How to lay patio slabs on top of block and beam?

Discussion in 'In the Garden' started by mashie, 20 Dec 2019.

  1. mashie

    mashie

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    Hi,
    what sort of screed do I need to be safe from bounce wrecking my limestone flags, laid on block and beam 3 feet above garden level

    I have a block and beam patio about 2m x 6m with a 4m radius quarter-circle on the end.
    Most of the beams are 2.3m or shorter.

    I plan to lay limestone flags with a narrow gap (5-10mm). The flags are neatly sawn (3mm tolerance on 30cm).

    I've had conflicting advice - do I need a 3cm screed to prevent bounce?
    I believe I need some sort of screed to enable the falls
    Also, what jointing compound?

    I'm changing builders half-way through the project - surveyor doesn't seem to know about block and beam.

    thanks! Mashie
     
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  3. lonner

    lonner

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    They need to be on mortar, not a screed.
    If you have bounce in the block and beam, I'm not sure a sand cement mix will stop it.

    Geofix for joints or maybe fine grit joint
     
  4. mashie

    mashie

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    thanks -- it doesn't bounce much but the original builder seemed to think we had to put a screed on it. We planned on more a grout than mortar between the slabs. It's Stonemarket pyramis gold limestone slabs - they keep changing their recommendations on how to lay it, which doesn't help!
     
  5. freddiemercurystwin

    freddiemercurystwin

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    Had you considered laying them on pedestals instead, no worries ever about cracking then. And b/b floors often have a little bounce, it's perfectly normal unless the floor is ooverspecified to start with.
     
  6. mashie

    mashie

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    I'm looking pedestals up --- v interesting, I like it ... given there is a 3 foot high void / soil beneath the patio, where do we send the water? my brain is going all heath robinson.... (suspended under patio drainage)...I am already worried that I cannot see what happens in the void (half full of soil) under that patio.
     
  7. Roystone

    Roystone

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    @mashie did you sort this. What did you go with, I have the same decision to make.
     
  8. mashie

    mashie

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    IMG_0417.JPG Sorry, I thought I had posted about this. Yes, SORTED! and very happy with the result. Together with my husband laid 90 sq m of large limestone slabs on Wallbarn pedestals ranging in height from 5mm to 44mm. We laid drainage slopes first with concrete, using some fibres for strength in the thin slabs (a lovely chap gave us a sample as you cannot buy the right type of fibre in small quantities). We used a 1 in 100 drop by forming a patchwork of drainage slopes in different directions. Because of the pedestals this didn't matter as we still achieved a flat top surface above the drainage. 1 in 100 is a bit shallow (the longest drainage channel was in fact 1 in 140) but we figured there was no danger of slipping on pooled water on the surface, as it would be below the slabs and could take its time to drain away. Part of the patio had to be laid on 7mm rubber pedestals which are not height adjustable, because of our very small height allowance. So about 3m x 6m is "conformal" ie the slabs in fact slope at 1 in 100. We don't notice this at all. The people at Wallbarn were really helpful and gave a lot of advice - plus their price was better than the resellers. Total cost was not bad as we didn't need any grout or mortar (or professionals, although we hired a labourer for 3 days, to show us how to lay concrete and to help moving the piles of slabs before we started). We used straps to move the actual slabs (14- 28 kg) which worked fine. I don't think we'd have been skilled enough to position slabs on mortar as well as we could on the pedestals. We did a lot of height adjustment using 1mm shims - you can put shims on any corner of the pedestal. A 180cm spirit level was hugely useful in getting the top level. The gap between slabs is very consistent and 2mm which looks very good. To transition to steps (which were laid on mortar) we used a suitable glue for one side of the last patio slab and left one side on the pedestals. This is a bit of a bodge but Wallbarn couldn't think of anything better (if one edge of a slab is fixed and the other can move, obviously you can have problems with the mortar breaking).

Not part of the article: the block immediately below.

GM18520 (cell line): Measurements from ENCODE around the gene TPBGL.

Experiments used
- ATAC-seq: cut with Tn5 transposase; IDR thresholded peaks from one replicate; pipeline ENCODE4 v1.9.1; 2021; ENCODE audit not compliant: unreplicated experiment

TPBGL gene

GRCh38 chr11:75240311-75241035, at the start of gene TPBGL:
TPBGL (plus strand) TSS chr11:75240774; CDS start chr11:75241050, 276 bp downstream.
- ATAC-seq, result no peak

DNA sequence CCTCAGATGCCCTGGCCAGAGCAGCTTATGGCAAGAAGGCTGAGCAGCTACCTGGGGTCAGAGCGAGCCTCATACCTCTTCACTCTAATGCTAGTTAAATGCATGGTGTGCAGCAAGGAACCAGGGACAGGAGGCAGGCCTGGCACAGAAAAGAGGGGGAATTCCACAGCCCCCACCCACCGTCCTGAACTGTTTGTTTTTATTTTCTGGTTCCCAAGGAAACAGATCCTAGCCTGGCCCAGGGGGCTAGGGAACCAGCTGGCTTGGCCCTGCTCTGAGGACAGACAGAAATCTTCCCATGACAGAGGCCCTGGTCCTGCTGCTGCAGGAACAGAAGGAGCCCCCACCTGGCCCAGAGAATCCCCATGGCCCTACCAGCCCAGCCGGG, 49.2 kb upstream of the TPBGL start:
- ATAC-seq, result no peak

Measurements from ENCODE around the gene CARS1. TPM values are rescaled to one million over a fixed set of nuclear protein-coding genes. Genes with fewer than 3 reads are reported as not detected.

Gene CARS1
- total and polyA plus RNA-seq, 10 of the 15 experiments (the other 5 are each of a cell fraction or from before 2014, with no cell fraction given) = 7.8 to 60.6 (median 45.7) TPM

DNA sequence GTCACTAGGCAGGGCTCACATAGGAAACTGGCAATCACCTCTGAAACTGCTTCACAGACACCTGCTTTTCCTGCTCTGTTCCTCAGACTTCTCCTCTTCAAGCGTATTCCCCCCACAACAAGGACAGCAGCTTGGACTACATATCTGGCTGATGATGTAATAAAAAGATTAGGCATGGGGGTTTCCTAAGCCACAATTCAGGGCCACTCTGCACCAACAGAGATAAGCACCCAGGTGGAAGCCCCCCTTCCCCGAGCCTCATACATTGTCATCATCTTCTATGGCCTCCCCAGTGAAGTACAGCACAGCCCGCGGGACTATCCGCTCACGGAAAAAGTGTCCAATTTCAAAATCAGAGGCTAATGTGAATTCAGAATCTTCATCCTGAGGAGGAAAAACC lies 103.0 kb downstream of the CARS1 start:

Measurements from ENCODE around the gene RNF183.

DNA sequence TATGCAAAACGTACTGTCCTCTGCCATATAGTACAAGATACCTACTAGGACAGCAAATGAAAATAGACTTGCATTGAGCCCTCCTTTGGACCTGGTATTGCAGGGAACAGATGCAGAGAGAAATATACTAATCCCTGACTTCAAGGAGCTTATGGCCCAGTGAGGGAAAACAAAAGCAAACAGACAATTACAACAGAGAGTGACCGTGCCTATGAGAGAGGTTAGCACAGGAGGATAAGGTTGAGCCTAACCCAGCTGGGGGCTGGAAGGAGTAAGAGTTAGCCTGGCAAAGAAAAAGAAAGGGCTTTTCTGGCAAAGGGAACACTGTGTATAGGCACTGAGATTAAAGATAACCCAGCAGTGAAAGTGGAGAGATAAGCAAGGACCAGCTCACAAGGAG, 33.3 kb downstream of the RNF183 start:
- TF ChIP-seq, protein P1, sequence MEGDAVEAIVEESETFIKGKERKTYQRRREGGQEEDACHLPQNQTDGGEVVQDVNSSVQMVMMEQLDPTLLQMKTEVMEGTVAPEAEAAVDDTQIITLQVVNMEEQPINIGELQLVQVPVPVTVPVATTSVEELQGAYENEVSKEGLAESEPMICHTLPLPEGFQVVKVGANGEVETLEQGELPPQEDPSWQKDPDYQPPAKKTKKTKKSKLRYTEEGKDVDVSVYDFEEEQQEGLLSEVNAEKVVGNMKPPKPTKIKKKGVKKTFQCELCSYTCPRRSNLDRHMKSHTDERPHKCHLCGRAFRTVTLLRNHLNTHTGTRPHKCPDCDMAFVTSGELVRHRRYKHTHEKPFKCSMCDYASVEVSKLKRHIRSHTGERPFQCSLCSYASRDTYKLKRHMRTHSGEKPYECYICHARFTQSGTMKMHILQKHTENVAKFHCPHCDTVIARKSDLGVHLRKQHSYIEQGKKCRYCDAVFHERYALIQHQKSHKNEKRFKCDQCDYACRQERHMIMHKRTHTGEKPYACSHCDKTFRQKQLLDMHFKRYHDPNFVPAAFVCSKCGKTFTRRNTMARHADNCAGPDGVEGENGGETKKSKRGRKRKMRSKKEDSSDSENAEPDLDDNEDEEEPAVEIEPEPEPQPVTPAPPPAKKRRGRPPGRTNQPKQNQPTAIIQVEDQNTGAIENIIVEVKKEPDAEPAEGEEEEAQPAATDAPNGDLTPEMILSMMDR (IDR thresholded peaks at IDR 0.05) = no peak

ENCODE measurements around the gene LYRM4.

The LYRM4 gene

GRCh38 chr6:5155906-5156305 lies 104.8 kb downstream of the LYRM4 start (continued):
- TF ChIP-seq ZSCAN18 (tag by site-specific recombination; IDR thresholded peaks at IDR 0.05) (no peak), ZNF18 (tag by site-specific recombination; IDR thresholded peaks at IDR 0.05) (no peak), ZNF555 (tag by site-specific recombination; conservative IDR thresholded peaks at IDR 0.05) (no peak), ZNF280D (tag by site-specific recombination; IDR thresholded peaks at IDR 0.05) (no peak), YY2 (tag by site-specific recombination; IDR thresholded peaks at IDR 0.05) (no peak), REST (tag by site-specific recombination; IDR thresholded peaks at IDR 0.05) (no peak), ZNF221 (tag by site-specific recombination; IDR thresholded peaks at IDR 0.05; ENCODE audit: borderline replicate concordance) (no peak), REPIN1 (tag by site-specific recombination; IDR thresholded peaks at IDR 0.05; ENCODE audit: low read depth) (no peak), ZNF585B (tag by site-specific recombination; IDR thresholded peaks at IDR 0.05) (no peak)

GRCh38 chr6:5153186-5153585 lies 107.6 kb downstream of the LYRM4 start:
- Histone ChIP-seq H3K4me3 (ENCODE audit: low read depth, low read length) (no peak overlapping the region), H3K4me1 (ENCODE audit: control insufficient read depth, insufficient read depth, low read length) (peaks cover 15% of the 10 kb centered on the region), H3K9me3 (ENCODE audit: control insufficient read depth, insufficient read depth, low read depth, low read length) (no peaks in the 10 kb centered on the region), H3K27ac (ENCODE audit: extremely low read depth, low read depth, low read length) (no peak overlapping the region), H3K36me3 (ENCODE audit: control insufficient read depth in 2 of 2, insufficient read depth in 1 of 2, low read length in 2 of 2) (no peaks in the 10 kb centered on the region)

I don't think the "professionals" could have done such a good job. We had a 7m curved edge which looks fantastic because it is fully level, and it looks neat that the level along the house walls is consistent. The money saved on "professionals" went on some good tools, really pleased with the lack of dust when cutting the stones using a shroud + festool cutter. Happy to provide more details if you need any info.
     

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    Last edited: 4 Sep 2021
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